Instead, we've seen a huge growth in the space of what we used to call widgets back in the early 2010s but now refer to as Islands. These independent islands are a bit more capable though as they can be server-rendered and hydrated with the latest tooling such as Astro, Slinkity, and Iles. This is a coarser-grained approach that does well for many sites but we've seen more sophisticated tools in this space designed from the ground up with this in mind like Marko or Qwik employed on the largest of eCommerce solutions.
Still, this isn't the end of the story because while full server reloads work well for many sites, we've become accustomed to the benefits of being able to preserve client state in SPAs and to do smoother transitions.
I haven't found a name for this but it is used by a few tools, most notably Turbo as part of the Hotwire framework for Rails. But the approach is applicable elsewhere. Essentially intercept all link clicks or form submissions and disable the default behavior, then request the new location of the screen and replace the contents of the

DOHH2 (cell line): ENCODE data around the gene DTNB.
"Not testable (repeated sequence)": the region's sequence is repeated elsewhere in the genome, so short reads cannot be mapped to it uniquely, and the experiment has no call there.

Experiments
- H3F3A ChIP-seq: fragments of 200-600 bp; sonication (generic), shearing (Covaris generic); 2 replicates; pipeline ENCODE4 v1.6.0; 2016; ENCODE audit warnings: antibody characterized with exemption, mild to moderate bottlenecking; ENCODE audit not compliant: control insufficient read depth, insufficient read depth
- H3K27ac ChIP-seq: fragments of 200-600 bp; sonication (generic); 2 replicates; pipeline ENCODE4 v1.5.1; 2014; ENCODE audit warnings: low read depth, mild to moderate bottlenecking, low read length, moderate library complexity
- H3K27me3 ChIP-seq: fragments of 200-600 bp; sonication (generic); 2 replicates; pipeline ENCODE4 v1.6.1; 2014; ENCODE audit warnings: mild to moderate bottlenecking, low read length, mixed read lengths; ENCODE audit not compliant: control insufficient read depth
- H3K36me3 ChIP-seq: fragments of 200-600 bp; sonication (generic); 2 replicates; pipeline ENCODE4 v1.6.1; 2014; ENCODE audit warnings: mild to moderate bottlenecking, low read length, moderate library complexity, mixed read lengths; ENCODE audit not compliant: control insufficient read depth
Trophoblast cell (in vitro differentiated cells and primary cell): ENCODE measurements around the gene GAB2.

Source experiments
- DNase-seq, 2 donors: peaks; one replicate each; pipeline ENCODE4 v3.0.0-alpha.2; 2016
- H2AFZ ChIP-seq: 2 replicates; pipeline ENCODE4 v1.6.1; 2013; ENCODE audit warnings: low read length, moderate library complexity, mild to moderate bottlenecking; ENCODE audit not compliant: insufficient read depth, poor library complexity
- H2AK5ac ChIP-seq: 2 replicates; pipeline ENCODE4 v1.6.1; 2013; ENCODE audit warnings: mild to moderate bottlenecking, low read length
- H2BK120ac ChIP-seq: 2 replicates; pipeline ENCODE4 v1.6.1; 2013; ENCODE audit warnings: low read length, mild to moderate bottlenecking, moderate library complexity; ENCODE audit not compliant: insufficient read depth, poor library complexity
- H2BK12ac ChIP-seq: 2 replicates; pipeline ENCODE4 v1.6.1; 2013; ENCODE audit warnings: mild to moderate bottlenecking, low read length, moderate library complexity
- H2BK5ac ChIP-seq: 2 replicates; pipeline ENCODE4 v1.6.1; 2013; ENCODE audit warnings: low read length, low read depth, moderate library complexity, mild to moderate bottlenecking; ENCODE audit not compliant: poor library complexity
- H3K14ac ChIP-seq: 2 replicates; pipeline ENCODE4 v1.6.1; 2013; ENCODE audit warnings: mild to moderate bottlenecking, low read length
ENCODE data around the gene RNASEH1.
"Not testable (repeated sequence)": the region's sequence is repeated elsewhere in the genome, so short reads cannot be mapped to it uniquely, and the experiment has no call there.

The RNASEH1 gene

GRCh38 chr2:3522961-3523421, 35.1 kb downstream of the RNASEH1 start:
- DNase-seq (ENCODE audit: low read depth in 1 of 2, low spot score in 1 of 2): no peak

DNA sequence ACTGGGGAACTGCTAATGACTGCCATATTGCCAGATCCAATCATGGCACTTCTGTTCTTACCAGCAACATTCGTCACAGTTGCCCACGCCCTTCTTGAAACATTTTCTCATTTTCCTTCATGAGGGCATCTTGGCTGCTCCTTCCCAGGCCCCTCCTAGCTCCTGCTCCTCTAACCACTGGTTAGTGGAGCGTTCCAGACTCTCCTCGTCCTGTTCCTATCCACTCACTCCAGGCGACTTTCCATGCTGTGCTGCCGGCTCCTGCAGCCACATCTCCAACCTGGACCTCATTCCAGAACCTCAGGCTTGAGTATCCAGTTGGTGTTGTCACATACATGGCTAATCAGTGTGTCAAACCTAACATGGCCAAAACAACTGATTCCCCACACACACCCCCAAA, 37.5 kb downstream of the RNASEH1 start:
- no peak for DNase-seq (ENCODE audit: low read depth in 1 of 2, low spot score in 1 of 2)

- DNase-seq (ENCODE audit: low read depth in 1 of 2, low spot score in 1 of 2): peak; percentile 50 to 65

<body> when it completes.
While less heavy this approach still isn't SPA smooth. Loading HTML from the server and replacing what was there might persist app state but nothing in the DOM. No focus, animations, player position on a video tag, etc... This brings us to the next thing.